Support for TNF inhibitor dose reduction in RA patients with low disease activity
medwireNews: Dose reduction of tumor necrosis factor (TNF) inhibitors may be an appropriate strategy for rheumatoid arthritis (RA) patients who achieve low disease activity while receiving full doses of the agents, report the authors of a Cochrane systematic review.
Lise Verhoef (Sint Maartenskliniek, Nijmegen, the Netherlands) and colleagues caution, however, “that all treatment changes in RA should be done carefully on a background of ‘treat to target’, that is guided by disease activity.”
The systematic review – an update of a similar review conducted in 2014 – included 13 randomized controlled trials and one controlled clinical trial investigating dose reduction, disease activity-guided tapering, or discontinuation among patients receiving TNF inhibitors, primarily adalimumab and etanercept. The average age of patients was between 47 and 60 years, and trial duration ranged from 6 months to 3.5 years.
In the six studies evaluating fixed-dose reduction of TNF inhibitors after at least 3–12 months of stable low disease activity, the researchers say that dose reduction was “comparable to continuation of the standard dose regarding disease activity and function.”
Indeed, the average DAS28 score after 26–52 weeks of follow-up was similar among patients in the dose reduction versus continuation group, at 2.40 and 2.34, respectively. HAQ-DI scores were also comparable between the groups, at an average of 0.61 and 0.52, respectively, on a scale of 0–3 where a higher score indicates worse physical function.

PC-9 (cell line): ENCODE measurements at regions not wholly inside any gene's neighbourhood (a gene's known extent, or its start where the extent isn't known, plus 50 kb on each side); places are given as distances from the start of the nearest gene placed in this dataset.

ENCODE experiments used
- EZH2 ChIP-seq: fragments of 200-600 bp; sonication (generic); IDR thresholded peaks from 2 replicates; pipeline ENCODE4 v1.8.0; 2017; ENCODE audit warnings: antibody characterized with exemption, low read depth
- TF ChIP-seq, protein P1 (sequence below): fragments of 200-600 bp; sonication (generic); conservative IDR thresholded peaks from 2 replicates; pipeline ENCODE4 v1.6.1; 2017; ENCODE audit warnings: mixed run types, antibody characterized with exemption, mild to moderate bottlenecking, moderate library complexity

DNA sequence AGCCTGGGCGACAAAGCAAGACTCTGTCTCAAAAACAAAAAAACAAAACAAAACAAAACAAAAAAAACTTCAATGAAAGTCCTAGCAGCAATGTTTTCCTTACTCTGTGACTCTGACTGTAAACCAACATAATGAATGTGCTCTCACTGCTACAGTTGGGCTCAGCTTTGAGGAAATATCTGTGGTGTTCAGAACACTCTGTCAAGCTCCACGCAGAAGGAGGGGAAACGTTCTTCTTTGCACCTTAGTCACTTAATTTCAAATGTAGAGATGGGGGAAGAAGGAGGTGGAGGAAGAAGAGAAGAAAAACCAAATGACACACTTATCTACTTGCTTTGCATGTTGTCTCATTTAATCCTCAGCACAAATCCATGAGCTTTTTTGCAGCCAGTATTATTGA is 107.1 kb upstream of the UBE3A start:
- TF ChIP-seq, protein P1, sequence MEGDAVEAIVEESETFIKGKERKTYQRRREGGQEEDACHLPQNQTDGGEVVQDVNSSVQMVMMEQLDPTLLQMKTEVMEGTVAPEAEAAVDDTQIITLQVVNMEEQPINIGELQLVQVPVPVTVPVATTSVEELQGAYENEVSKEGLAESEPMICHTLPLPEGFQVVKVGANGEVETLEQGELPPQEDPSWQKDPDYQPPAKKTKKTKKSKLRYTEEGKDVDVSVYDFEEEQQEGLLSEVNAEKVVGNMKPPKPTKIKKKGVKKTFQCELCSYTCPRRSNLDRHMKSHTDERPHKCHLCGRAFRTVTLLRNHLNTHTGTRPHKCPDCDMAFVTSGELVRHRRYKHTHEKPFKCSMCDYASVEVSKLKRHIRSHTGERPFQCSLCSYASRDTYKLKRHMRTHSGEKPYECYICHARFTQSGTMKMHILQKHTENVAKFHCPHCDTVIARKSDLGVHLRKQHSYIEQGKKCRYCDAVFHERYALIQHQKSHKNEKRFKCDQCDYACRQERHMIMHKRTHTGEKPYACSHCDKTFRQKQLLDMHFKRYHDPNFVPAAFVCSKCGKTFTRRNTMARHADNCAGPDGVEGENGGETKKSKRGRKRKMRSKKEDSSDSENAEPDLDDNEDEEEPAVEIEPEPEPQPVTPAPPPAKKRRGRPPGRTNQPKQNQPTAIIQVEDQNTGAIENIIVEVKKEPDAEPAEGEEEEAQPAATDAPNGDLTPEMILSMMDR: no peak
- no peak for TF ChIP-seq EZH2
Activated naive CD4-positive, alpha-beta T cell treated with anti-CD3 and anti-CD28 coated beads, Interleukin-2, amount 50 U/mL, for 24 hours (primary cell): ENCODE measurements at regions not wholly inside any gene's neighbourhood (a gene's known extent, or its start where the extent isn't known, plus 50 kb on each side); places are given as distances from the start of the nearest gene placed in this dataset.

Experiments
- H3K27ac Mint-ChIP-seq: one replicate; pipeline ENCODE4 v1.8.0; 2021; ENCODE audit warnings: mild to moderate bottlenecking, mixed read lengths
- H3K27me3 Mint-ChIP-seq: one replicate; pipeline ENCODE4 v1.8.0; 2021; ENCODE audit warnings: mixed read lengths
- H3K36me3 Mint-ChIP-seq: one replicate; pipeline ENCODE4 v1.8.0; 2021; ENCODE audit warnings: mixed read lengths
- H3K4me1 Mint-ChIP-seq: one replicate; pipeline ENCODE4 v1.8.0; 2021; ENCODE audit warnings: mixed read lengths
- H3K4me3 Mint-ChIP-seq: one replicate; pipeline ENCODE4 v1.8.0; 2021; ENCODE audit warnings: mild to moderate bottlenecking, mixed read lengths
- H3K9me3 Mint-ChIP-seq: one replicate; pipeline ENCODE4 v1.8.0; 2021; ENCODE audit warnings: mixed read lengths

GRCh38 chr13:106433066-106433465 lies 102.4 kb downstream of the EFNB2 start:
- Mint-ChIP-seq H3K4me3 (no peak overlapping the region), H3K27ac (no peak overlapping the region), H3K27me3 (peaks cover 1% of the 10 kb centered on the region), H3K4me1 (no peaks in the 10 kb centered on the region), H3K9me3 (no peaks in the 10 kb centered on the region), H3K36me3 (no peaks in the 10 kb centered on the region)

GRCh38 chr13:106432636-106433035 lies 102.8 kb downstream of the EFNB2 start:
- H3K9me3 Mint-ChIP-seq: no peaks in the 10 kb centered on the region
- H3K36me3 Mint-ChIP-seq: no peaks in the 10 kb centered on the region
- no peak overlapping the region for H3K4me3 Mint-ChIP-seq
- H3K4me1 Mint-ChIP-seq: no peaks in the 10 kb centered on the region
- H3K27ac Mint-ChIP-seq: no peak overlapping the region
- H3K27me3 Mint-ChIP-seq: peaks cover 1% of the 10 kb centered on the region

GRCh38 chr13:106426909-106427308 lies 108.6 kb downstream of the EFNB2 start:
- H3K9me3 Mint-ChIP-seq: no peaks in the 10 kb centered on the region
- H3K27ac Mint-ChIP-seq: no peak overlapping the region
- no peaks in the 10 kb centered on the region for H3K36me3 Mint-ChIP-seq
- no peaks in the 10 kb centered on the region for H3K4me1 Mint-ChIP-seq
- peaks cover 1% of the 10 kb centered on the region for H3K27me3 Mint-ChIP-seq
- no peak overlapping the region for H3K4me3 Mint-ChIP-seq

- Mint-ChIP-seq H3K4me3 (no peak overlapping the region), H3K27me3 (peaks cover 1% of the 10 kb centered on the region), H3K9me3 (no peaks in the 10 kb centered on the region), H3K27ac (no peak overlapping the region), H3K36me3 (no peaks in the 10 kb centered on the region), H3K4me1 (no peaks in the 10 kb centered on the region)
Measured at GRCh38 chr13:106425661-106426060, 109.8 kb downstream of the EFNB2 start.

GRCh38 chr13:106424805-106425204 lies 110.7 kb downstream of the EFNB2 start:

Verhoef et al say that fixed-dose reduction of TNF inhibitors “probably slightly increases” the risk for experiencing minimal radiographic progression after 1 year, with rates of 129 and 105 per 1000 patients for the dose reduction and continuation groups, respectively.
In accordance with the results for fixed-dose reductions, the team found that disease activity-guided tapering of the TNF inhibitor dose resulted in “little or no difference” in average disease activity relative to treatment continuation, but “may slightly increase” the proportion of patients experiencing minimal radiographic progression. These findings were based on the results of three studies.
“Because disease activity-guided dose tapering provides the opportunity to find the lowest effective dose for each individual patient and to discontinue treatment as the final step of the tapering process, this may be the most cost-effective and feasible approach in clinical practice,” write Verhoef and colleagues in The Cochrane Library.
However, they stress that based on the results of eight studies, complete discontinuation of TNF inhibitors in the absence of disease activity-guided adaptation “is probably inferior to continuation of treatment” in terms of disease activity, the proportion of patients in remission, and minimal radiographic progression.
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